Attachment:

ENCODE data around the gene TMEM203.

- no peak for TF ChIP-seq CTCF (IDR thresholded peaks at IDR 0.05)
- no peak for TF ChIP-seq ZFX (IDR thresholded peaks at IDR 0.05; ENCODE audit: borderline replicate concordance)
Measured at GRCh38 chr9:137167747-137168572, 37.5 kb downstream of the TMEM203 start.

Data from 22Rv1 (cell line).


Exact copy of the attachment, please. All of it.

ENCODE data around the gene TMEM203.

- no peak for TF ChIP-seq CTCF (IDR thresholded peaks at IDR 0.05)
- no peak for TF ChIP-seq ZFX (IDR thresholded peaks at IDR 0.05; ENCODE audit: borderline replicate concordance)
Measured at GRCh38 chr9:137167747-137168572, 37.5 kb downstream of the TMEM203 start.

Data from 22Rv1 (cell line).